Hancock must have sounded great--at least on paper. Hancock (Smith) is the anti-superhero a crime fighter with a bad attitude in contemporary Los Angeles who drinks way too much dresses like skid row and doesn’t give a hoot what anyone thinks about him. Of course since he can fly like Superman stop a speeding train with his fist and take care of just about any badass gang member with his little finger he is invaluable to the police. But the public hates him--so into his life comes PR wizard Ray Embrey (Jason Bateman) who is determined to remake Hancock into the image of a hero the city can embrace including getting a spandex outfit. When Hancock comes over to Embrey’s house his wife Mary (Charlize Theron) gets an immediate bad vibe about the guy. There’s good reason and therein lies the film’s big twist which comes at the half-way point of the very tight 92-minute running time. To say much else about where the plot goes would put us in spoiler hell and for a movie so reliant on the sudden turn it takes you’ll just have to figure it out yourself. They call the 4th of July “Big Willie Weekend” because Smith has been responsible for opening so many blockbusters during this time frame including Independence Day Bad Boys Men In Black among others. The movie-going public obviously loves him (so do we) and he’s coming off two strong recent performances in I Am Legend and The Pursuit of Happyness. On the surface the role of Hancock--a complicated reluctant superhero who is all ’tude-- fits right in with the rest of the resume but despite the star’s best efforts Hancock comes off a little too contrived and affected. Will’s charisma is going to have to work overtime for eager audiences to completely buy this character. An abrupt tonal shift halfway through presents a strong challenge to Theron who suddenly isn’t who she appears to be at first. Credit must go to this fine actress for making the awkward transition Mary Embrey seamless. And thank God for Jason Bateman whose innate charm and ability to play comedy makes Ray a guy in a REAL quandary--the most likeable of all the main stars as he is caught in a Twilight Zone of superhero antics. Actor-turned-director Peter Berg (The Kingdom Friday Night Lights) is all flash and style with Hancock. He moves his shaky camera right up into the stars faces and back again awkwardly shifting the tone from comedy to maudlin drama and trying to ramp up a story that just doesn’t make a whole lot of narrative sense. Films about comic-book superheroes are a dime a dozen in the summer months and audiences have shown they can easily suspend disbelief if they have a protagonist to root for. Berg’s failure here is to present Will Smith in such a way that we don’t care. The movie is full of botched opportunities with the whole arc collapsing as the thin screenplay recklessly takes off in unexpected directions--including a ridiculous scene in which Hancock goes to prison (for no good reason) that gives new meaning to the term “butting heads.” Not only do sequences like this seriously challenge the viability of the film’s PG-13 rating they test our patience for all its worth. Even though there are some nice special effects and its faults do not lie in our stars (we still love you Will) Hancock does not set off the kind of fireworks you may have been expecting this Big Willie Weekend.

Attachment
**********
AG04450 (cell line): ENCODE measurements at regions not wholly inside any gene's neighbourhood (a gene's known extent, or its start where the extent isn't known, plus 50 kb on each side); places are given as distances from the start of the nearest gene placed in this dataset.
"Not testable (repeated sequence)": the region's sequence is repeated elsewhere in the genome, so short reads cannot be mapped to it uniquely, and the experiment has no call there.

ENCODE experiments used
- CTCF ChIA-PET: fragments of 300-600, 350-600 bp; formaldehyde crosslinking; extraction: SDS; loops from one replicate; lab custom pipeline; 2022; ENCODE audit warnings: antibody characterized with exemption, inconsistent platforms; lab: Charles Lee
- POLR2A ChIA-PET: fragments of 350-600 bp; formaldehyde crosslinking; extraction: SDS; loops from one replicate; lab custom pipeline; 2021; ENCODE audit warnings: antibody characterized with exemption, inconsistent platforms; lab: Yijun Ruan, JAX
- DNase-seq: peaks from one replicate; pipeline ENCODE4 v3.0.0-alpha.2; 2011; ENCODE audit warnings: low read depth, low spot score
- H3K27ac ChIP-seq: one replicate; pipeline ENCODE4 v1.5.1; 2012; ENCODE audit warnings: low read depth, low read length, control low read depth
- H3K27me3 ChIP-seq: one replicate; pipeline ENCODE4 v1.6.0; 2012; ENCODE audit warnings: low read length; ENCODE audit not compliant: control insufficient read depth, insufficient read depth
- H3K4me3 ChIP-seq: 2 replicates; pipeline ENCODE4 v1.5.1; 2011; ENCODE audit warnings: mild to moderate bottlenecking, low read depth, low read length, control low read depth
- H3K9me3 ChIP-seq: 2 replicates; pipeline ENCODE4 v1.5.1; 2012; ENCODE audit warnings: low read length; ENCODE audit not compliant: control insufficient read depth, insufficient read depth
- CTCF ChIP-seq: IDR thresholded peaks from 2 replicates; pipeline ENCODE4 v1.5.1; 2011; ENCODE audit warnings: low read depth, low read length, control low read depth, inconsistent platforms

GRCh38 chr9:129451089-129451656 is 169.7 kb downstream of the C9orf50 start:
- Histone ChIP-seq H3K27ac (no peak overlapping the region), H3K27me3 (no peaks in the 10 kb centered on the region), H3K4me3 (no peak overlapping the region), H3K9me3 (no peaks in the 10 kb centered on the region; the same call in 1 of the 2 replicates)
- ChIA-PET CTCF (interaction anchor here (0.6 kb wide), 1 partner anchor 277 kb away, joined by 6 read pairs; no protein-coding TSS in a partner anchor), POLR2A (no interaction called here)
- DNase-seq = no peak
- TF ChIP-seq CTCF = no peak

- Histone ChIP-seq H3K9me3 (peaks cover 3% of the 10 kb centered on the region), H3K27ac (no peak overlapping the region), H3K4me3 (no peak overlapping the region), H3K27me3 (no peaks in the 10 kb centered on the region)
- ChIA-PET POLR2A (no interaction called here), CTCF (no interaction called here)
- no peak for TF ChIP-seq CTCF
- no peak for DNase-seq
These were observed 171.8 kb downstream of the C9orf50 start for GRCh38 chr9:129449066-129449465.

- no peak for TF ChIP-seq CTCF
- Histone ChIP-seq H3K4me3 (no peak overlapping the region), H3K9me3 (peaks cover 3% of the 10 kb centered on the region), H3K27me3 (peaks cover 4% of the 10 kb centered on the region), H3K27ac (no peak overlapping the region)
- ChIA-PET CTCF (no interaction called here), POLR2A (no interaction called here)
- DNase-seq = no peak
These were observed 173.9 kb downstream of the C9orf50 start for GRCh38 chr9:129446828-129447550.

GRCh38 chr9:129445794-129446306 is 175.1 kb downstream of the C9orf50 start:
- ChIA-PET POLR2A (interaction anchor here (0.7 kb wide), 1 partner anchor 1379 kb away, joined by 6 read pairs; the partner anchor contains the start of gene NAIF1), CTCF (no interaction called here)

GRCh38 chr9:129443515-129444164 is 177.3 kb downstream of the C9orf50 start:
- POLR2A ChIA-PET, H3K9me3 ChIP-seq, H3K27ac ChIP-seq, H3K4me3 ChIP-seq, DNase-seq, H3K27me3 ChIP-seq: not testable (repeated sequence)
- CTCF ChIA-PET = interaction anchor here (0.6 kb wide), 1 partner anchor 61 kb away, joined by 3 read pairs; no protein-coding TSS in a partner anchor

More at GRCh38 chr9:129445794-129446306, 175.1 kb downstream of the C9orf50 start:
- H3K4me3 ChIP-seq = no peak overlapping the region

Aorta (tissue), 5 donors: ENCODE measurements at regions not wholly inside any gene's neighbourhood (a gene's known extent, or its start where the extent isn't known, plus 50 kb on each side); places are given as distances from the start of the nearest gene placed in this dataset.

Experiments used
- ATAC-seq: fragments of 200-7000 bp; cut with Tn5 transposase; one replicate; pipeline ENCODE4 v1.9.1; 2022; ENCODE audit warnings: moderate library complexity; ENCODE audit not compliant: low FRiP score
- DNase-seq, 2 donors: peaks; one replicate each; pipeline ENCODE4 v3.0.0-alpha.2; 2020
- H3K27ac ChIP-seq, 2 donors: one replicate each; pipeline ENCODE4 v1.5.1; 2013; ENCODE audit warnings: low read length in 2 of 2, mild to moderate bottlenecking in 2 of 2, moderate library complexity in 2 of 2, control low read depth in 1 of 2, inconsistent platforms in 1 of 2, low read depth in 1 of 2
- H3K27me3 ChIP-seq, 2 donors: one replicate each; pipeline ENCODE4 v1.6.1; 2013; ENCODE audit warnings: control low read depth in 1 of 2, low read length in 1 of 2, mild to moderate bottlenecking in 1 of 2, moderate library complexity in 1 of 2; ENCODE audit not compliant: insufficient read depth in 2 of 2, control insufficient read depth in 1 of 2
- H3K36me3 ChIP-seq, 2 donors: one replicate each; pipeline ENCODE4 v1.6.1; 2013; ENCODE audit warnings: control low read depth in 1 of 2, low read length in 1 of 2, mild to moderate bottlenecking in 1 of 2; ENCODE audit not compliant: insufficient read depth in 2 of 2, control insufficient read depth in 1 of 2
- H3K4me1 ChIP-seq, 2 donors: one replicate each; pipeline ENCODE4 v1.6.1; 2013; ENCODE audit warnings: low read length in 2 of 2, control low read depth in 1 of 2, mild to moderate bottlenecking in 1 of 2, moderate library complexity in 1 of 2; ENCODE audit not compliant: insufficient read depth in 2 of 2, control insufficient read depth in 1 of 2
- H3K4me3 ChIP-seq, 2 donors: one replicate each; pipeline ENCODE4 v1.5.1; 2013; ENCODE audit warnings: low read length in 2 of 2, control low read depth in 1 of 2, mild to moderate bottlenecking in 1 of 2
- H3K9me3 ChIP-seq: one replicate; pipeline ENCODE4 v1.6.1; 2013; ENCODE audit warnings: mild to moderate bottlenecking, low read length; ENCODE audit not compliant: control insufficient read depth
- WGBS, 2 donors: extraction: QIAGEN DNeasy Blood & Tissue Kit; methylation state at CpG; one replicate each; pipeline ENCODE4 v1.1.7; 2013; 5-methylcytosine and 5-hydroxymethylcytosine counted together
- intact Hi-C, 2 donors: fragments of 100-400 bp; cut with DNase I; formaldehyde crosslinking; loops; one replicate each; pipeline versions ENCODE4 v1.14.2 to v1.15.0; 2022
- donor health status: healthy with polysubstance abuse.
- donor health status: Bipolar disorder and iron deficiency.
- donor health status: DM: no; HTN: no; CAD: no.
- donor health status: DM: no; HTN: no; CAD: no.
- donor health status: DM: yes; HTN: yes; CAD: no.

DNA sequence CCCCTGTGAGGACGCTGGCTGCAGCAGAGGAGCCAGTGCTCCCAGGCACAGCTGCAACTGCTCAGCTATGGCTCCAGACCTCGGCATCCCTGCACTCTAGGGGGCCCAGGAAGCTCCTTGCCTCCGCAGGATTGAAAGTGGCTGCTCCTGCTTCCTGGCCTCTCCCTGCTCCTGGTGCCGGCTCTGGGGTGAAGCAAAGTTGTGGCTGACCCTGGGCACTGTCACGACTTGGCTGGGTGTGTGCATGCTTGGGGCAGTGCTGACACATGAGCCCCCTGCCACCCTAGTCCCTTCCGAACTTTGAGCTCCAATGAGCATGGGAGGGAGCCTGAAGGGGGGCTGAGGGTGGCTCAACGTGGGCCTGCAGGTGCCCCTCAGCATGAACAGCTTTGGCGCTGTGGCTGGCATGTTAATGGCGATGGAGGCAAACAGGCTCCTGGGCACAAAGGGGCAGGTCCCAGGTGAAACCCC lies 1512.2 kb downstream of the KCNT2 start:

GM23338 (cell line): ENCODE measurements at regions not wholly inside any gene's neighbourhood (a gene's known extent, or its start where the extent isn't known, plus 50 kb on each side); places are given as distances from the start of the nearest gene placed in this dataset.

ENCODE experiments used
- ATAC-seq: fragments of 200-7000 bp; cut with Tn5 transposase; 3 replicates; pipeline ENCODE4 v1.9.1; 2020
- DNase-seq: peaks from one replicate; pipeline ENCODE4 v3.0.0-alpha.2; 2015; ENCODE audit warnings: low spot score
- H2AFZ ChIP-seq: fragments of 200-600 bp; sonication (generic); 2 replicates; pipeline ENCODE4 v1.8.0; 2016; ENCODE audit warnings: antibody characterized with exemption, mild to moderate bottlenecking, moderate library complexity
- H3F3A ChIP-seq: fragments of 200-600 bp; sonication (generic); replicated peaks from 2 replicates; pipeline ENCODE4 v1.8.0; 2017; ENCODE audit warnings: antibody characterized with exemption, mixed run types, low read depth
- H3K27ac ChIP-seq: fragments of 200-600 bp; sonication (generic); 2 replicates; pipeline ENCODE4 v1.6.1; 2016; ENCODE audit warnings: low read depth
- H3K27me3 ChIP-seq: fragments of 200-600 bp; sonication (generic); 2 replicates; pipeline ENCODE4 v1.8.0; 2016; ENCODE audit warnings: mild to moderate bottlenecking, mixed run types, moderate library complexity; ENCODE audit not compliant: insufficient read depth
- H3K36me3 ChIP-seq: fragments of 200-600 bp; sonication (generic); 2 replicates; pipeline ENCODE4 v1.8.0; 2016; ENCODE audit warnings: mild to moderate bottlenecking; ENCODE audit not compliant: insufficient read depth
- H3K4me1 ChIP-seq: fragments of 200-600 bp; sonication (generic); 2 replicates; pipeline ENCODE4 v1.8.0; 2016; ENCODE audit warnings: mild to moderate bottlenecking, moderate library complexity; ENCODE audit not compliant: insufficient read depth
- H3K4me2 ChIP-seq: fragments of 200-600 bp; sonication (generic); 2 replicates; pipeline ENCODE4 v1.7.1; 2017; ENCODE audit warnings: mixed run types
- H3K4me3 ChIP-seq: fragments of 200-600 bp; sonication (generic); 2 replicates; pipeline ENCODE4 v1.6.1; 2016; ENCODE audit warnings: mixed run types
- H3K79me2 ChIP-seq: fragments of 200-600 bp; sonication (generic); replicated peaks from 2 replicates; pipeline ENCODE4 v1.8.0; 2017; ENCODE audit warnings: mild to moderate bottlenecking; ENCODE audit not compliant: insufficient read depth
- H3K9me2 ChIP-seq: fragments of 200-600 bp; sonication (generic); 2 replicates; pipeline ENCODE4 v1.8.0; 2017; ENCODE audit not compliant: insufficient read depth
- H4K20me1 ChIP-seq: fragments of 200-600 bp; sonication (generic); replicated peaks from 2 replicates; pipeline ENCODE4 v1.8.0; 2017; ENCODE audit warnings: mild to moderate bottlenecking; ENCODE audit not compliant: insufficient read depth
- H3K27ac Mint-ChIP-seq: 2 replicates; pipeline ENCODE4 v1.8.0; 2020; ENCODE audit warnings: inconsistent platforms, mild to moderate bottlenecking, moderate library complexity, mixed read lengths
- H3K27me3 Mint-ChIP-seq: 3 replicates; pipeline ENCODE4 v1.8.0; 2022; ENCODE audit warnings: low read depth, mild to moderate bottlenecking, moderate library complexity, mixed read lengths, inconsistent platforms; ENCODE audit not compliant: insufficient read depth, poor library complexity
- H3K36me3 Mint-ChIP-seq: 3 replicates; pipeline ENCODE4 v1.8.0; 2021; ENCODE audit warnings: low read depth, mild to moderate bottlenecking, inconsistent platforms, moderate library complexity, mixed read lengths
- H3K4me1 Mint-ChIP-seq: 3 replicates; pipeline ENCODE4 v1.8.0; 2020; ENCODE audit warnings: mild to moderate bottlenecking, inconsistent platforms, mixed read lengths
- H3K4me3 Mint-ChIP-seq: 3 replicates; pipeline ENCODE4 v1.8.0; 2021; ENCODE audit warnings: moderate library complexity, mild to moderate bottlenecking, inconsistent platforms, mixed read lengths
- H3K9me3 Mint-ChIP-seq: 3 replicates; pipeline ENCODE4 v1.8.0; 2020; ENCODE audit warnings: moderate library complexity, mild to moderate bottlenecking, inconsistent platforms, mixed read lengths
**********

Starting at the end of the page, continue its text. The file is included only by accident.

Based on H.G. "Buzz" Bissinger's bestselling book of the same name Friday Night Lights tells the true story of the dusty West Texas town of Odessa where nothing much happens until September rolls around. That's when the town's 20 000 or so denizens pour into Ratliff Stadium the country's biggest high school football field every Friday night to watch the Permian Panthers Odessa's "boys in black " take to the field. All the town's hope and dreams are pinned on the padded shoulders of these young gridiron heroes--including insecure quarterback Mike Winchell (Lucas Black); cocky self-assured running back Boobie Miles (Derek Luke); headstrong self-destructive tailback Don Billingsley (Garrett Hedlund) who must contend with an overbearing abusive dad (Tim McGraw--yes that Tim McGraw the country singer); and the team's spiritual leader middle linebacker Ivory Christian (newcomer Lee Jackson). The Panthers begin their season with one thing on their minds--winning their fifth straight championship for the first time in the team's 30-year history--but for their coach Gary Gaines (Billy Bob Thornton) it also means instilling a love and joy of the game in the boys' hearts amidst tremendous pressures and expectations. Easier said than done.